“How was home?” is probably the first question East Coast kids get asked after they return to campus from Columbus Day weekend. I’ve found that it’s relatively safe to assume if they aren’t on campus, they’re back wherever they came from—from two towns over to upstate New York.
The difference, though, is someone’s answer.
“It was alright,” one of my roommates said when we were all trading weekend stories in the living room. “It doesn’t really feel like home, you know? I got back to campus and thought about how nice it would be to sleep in my own bed.”
The rest of us there agreed—somehow, in less than four years, Boston College has become home for us. The funny thing was, it was weird for us to admit that until now. In my first two years of college, I was always careful not to call my dorm room “home.” It wasn’t home, I told myself.
Home is in Los Angeles, where you have family and a full-size bed and a bathroom that you share with three people, not 30. But it still took a certain effort to just call it “the dorm” instead of home. It felt unnatural for some reason.
Lately, though, I’ve been slipping up. I tell friends that I’m headed home when they bump into me on campus and ask what I’m up to.
“Like, home, home?” they ask. And I know what they mean—hometown home, because I couldn’t possibly mean to call any other place by that name. No, no, I clarify. I’m going to my Mod-home.
We usually laugh at the confusion and keep talking, but I still wonder when BC became home. When did my roommate and I decide that it was okay to call dorm rooms, where we’d be living for less than a full year, home?
Maybe being on our own helps make this feel like our personal space. Maybe we’ve gotten a chance to break out in a way we couldn’t before BC by exploring a new city, new way of life, and new perspective.
I know that between my courses and my friends, I’ve learned so much about how I feel about certain issues or what I think we can do to make the world better. I know what makes me tick in a way that I had never considered before, and I’m not sure that I would have grown like that if I had stayed in L.A. and gone home every weekend. Going to school outside of driving range meant that I just had to make things work.
I’ve also wondered if it’s the people here, and not necessarily the place, that has made BC feel like home. Maybe we feel better because we’re surrounded by so many like-minded people who are intelligent and willing to learn, who have similar values but are also okay with having discussions about differing viewpoints.
We’re all trying to figure out what to do after graduation, how to manage our time better, and how to essentially function as adults. We’re on our own for the first time. There’s a level of understanding there, simply because we’re all at similar points in our lives. College kids might just be more at ease with each other because they all, on some level, just get it.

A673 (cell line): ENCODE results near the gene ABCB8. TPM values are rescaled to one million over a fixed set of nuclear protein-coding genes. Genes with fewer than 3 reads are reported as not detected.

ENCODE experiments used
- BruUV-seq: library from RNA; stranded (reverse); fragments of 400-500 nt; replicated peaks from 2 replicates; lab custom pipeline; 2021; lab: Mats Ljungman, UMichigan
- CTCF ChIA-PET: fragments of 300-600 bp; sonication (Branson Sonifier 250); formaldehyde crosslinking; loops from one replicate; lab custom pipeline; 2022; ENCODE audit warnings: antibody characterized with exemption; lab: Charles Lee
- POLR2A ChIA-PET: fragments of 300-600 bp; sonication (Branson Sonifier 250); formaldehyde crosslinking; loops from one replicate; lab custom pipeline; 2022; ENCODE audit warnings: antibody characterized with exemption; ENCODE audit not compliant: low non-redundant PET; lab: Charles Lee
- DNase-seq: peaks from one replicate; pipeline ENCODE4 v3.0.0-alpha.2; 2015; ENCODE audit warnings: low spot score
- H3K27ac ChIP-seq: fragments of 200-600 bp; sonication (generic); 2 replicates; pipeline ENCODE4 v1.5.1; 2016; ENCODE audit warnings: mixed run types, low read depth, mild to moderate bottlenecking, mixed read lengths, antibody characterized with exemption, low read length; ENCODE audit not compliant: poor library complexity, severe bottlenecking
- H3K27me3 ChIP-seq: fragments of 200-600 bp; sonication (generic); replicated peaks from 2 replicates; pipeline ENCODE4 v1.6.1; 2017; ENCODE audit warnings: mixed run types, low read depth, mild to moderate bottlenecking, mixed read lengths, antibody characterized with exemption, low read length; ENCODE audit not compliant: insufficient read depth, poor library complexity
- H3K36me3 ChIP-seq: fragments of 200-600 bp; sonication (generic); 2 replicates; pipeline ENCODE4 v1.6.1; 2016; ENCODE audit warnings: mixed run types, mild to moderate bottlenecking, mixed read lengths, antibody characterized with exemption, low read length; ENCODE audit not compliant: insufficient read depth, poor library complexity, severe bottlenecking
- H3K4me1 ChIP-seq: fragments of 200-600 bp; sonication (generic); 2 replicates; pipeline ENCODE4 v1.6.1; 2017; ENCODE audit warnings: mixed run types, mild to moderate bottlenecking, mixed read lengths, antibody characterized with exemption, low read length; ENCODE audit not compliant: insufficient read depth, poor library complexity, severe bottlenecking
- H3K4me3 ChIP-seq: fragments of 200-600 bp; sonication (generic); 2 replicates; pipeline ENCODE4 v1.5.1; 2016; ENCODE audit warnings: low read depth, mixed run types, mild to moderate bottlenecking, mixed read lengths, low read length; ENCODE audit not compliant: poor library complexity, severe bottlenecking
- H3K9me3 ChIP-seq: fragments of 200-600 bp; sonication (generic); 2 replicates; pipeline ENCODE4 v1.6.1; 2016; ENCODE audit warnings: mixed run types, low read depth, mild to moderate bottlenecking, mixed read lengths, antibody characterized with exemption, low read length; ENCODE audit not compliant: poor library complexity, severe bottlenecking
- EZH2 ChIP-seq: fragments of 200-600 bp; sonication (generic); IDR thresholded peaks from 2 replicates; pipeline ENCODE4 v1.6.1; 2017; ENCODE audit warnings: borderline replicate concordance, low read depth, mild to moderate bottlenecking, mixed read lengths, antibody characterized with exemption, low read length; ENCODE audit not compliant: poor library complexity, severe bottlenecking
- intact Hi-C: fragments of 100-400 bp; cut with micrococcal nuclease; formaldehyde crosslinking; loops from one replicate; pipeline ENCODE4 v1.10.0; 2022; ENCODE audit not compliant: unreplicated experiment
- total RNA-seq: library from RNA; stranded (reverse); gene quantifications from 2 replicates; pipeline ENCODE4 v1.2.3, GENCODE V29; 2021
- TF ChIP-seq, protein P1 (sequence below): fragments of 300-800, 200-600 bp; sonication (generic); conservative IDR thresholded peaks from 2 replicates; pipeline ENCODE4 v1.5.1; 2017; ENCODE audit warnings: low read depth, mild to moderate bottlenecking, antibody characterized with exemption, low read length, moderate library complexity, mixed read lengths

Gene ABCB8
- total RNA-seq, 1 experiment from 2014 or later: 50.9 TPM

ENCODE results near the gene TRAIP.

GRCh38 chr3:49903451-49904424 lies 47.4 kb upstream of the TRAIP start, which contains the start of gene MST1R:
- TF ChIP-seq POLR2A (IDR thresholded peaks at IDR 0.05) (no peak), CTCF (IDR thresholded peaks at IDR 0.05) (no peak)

So, I think the definition of home varies for everyone. For some, it’s where you go when everywhere else has turned you away. For one person I know, it’s not the place so much as what she does there—she feels more at home when she’s doing some kind of volunteer work or helping other people. For others, it might be the right combination of people, place, and little adventures to take every day.
In the end, home, to me, is wherever I feel most comfortable and most like myself. For now, that place is Boston. The people are nicer than I was led to believe they’d be, there’s never a shortage of things to do in the city (and thanks to the T, there’s a way for me to get there), and the seasons—well, they actually exist, which is a more than welcome change. I’ve think I’ve gotten to know Boston better in almost four years than I got to know L.A. in 18 years.
I still wonder what I’m going to answer when people ask me “Where are you from?” a year from now, if I end up staying in Boston. Right now, it feels too impermanent to truly call it home, because I’m theoretically only here for four years.
But once I graduate and have to pay rent for longer than just a summer, where will I be from? Part of me desperately wants to say that I’m from Boston, but part of me thinks that that’s a lie. No matter how long I live here, how many Red Sox games I go to, or how many times I spend a day at the Gardner Museum, I might always be from L.A.
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